Jessica Schaffhausen stays in motion every day with support, kindness and “a lot of good from people.”
In the middle of the night, wide awake in the dark, Jessica Schaffhausen wrestles with the nightmare of her reality.
She forces away the chilling memories of how her three daughters died, of her ex-husband the murderer. Think of the good, she tells herself. Remember all the joy the girls brought to the world.
When morning finally comes, it’s those memories that get her out of bed.
It used to be unthinkable that she ever could live without her daughters: A couple of years ago, her youngest, Cecilia, asked innocently, “What would you do if I died?”
Jessica promised her that she wouldn’t, not for a long, long time. “How would I survive that?” Jessica told her.
But now she must. Every day, every morning, every minute.
“I owe it to them to just keep going,” she says. “They would not want me to give up.”
As soon as the jury verdict was read last week, Jessica felt relief. Twelve men and women had agreed that Aaron Schaffhausen was legally sane when he cut the girls’ throats that day in July, tucked them into their beds, and then called Jessica telling her — torturing her — about what he had done.
The jury’s decision means he will go to prison, and that makes her feel safer, she says, knowing he won’t be able to hurt her or anyone else she loves.
She tries not to think of him, focusing instead on remembering her spunky, imperfect daughters.
In her first interviews since the July 10 killings, Jessica said she hopes the rest of the world can do that now, too.
She can hear Amara, the bespectacled budding scientist, announcing already in kindergarten that she “preferred nonfiction” books. At age 11, Amara watched MIT lectures online, engrossed herself in an algebra book and perfected the chemistry in meringue to top her homemade lemon pies. She proudly presented report cards filled with A’s, seeking her mother’s praise.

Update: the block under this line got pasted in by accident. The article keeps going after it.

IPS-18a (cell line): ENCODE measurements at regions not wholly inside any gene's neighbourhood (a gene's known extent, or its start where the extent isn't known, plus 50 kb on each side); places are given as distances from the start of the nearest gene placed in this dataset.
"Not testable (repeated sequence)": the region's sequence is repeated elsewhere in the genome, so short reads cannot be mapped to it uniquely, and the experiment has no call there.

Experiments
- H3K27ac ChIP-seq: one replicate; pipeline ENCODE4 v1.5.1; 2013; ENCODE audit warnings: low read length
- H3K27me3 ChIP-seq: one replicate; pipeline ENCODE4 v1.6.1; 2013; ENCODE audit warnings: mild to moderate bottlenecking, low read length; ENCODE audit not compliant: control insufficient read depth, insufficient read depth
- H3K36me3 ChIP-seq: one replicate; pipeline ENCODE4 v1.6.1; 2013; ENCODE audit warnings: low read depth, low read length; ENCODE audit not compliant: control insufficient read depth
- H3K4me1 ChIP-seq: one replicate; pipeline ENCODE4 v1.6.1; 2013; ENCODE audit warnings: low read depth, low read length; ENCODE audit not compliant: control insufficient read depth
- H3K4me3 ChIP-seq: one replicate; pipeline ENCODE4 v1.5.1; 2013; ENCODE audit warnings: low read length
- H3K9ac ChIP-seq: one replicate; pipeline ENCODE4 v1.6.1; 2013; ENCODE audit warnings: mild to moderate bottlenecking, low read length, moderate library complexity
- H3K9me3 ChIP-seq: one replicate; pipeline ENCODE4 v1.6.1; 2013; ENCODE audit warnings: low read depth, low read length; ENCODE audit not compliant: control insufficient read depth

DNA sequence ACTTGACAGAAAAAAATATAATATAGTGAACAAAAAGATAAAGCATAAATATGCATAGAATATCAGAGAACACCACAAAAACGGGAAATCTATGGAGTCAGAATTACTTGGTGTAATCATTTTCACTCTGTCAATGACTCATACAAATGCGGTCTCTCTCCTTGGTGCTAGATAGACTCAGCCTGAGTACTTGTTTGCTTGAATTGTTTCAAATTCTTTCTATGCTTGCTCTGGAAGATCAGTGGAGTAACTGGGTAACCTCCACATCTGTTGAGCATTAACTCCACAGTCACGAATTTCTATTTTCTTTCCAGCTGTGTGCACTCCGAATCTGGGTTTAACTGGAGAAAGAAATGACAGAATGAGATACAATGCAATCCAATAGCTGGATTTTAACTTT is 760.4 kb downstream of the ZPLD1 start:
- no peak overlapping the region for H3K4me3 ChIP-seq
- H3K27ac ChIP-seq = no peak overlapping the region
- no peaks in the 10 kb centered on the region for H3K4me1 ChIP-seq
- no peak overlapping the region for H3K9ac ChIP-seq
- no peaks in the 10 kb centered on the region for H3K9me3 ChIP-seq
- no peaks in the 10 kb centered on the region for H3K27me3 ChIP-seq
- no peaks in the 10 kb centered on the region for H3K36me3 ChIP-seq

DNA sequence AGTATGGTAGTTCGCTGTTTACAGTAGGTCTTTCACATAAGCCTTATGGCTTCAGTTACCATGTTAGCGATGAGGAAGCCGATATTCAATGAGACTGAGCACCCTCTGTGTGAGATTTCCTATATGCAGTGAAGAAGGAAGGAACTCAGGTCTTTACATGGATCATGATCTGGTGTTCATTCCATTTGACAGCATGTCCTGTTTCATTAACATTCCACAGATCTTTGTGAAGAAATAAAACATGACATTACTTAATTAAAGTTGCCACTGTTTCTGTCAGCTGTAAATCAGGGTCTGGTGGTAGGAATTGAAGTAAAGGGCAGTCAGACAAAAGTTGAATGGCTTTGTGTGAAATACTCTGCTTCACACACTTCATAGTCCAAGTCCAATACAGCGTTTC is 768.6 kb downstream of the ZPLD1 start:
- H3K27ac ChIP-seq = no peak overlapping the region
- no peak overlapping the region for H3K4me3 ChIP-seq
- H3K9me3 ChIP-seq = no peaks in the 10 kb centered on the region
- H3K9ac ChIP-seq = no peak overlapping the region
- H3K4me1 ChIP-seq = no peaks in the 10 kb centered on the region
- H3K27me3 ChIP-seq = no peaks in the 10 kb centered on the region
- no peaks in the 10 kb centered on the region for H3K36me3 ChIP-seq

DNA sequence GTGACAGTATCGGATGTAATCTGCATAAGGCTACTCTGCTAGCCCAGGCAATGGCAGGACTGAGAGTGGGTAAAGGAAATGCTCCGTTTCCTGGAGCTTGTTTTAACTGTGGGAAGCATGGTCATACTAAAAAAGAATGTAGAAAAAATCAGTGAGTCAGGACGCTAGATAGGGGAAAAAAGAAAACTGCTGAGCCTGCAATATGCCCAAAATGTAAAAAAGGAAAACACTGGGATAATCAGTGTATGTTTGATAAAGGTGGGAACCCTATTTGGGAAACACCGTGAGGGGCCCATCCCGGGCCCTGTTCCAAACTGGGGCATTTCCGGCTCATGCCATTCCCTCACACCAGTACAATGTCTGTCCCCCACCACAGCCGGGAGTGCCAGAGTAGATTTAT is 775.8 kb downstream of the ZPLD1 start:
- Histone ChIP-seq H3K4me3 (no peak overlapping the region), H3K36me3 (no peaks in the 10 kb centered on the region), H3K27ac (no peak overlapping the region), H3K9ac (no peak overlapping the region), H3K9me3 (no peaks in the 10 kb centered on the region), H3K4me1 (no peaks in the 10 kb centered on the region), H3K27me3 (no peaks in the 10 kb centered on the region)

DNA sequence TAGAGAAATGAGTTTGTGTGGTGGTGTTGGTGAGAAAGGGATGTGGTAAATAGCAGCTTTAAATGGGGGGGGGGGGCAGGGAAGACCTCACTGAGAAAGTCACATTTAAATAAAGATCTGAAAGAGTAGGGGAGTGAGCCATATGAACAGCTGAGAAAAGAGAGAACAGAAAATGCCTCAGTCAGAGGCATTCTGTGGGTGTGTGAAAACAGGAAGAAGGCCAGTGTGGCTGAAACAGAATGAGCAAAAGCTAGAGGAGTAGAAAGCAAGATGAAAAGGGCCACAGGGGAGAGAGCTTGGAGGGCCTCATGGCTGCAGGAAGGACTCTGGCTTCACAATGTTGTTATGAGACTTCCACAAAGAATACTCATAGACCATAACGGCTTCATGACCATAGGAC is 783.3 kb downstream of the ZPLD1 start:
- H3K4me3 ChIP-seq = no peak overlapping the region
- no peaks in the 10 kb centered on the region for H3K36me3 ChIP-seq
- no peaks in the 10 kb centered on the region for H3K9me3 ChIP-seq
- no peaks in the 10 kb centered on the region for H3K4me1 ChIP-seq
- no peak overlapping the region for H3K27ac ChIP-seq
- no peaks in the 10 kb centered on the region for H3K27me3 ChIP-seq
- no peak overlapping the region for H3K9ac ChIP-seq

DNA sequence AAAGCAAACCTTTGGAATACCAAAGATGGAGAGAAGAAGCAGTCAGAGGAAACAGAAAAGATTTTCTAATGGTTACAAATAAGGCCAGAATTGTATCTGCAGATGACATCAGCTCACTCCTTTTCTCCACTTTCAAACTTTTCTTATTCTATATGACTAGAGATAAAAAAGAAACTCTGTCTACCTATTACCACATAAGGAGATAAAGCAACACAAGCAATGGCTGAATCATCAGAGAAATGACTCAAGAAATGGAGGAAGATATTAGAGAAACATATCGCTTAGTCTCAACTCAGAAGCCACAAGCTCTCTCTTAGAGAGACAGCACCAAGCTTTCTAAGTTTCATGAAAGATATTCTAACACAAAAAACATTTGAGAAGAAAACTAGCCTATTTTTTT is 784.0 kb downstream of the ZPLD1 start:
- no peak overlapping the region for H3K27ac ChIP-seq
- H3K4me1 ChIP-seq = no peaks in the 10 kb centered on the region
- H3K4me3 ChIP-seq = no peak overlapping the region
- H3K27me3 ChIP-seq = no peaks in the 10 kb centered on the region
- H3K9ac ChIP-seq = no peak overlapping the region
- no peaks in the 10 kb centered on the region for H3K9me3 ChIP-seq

Jessica can see Sophie, artist brush in her 8-year-old hand, always messy with ink, paint or chalk, concentrating so intently on the paper in front of her. Sophie didn’t need her mother’s approval — she didn’t care about anyone’s approval. Jessica loved that about her, though it made parenting her a challenge. Sophie was the most photogenic of the girls, but Sophie didn’t care about that kind of thing, either. She had a lot of friends with special needs.
She can feel the warmth of little Cecilia, who loved holding kittens and crawling into her mom’s and sisters’ beds at night, uncomfortable sleeping alone. Cecilia was a peacekeeper at day care. She listened to the Current radio station while riding with her mom in the car, critiquing the music from the back seat. She crawled and walked early, determined to keep up with her sisters.
“I always said Amara was pure logic and Sophie was pure emotion, and Cecilia used whatever tool was most effective,” Jessica said with a wistful grin.
Mom and three daughters were just starting to have real fun together. The kids had grown older, and Jessica, 33, did more with them and less for them.
They all read books, sometimes together, sometimes on their own but discussing them afterward. They rode bikes to the library and to the park. They played board games. They watched movies.
“I think about them pretty much all the time,” she said.